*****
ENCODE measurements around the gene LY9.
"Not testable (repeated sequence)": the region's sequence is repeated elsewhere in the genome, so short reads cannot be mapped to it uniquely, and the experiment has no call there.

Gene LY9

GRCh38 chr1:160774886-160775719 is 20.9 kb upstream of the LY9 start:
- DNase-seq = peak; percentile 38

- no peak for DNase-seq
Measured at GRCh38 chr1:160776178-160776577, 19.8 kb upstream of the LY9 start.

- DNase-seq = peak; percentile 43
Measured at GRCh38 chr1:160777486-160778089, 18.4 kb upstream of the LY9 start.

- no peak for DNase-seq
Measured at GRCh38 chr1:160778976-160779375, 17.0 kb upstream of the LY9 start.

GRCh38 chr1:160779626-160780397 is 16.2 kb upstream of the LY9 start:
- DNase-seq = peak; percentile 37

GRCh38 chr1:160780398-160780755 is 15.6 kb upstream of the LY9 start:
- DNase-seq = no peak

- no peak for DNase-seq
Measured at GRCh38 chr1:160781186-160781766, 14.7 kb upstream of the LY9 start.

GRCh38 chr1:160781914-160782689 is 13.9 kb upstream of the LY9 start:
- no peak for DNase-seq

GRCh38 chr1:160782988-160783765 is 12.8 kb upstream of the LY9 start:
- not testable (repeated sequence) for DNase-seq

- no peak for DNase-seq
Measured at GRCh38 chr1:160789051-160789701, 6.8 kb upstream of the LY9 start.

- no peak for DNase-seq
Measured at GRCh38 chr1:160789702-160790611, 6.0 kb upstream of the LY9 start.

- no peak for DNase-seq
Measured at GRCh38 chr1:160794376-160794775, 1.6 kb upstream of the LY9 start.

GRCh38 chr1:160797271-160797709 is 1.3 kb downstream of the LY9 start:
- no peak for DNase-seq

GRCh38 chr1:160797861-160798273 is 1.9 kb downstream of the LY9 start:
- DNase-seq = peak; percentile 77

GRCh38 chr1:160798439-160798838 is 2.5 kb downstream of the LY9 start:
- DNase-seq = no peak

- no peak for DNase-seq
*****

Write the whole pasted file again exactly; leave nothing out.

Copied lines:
ENCODE measurements around the gene LY9.
"Not testable (repeated sequence)": the region's sequence is repeated elsewhere in the genome, so short reads cannot be mapped to it uniquely, and the experiment has no call there.

Gene LY9

GRCh38 chr1:160774886-160775719 is 20.9 kb upstream of the LY9 start:
- DNase-seq = peak; percentile 38

- no peak for DNase-seq
Measured at GRCh38 chr1:160776178-160776577, 19.8 kb upstream of the LY9 start.

- DNase-seq = peak; percentile 43
Measured at GRCh38 chr1:160777486-160778089, 18.4 kb upstream of the LY9 start.

- no peak for DNase-seq
Measured at GRCh38 chr1:160778976-160779375, 17.0 kb upstream of the LY9 start.

GRCh38 chr1:160779626-160780397 is 16.2 kb upstream of the LY9 start:
- DNase-seq = peak; percentile 37

GRCh38 chr1:160780398-160780755 is 15.6 kb upstream of the LY9 start:
- DNase-seq = no peak

- no peak for DNase-seq
Measured at GRCh38 chr1:160781186-160781766, 14.7 kb upstream of the LY9 start.

GRCh38 chr1:160781914-160782689 is 13.9 kb upstream of the LY9 start:
- no peak for DNase-seq

GRCh38 chr1:160782988-160783765 is 12.8 kb upstream of the LY9 start:
- not testable (repeated sequence) for DNase-seq

- no peak for DNase-seq
Measured at GRCh38 chr1:160789051-160789701, 6.8 kb upstream of the LY9 start.

- no peak for DNase-seq
Measured at GRCh38 chr1:160789702-160790611, 6.0 kb upstream of the LY9 start.

- no peak for DNase-seq
Measured at GRCh38 chr1:160794376-160794775, 1.6 kb upstream of the LY9 start.

GRCh38 chr1:160797271-160797709 is 1.3 kb downstream of the LY9 start:
- no peak for DNase-seq

GRCh38 chr1:160797861-160798273 is 1.9 kb downstream of the LY9 start:
- DNase-seq = peak; percentile 77

GRCh38 chr1:160798439-160798838 is 2.5 kb downstream of the LY9 start:
- DNase-seq = no peak

- no peak for DNase-seq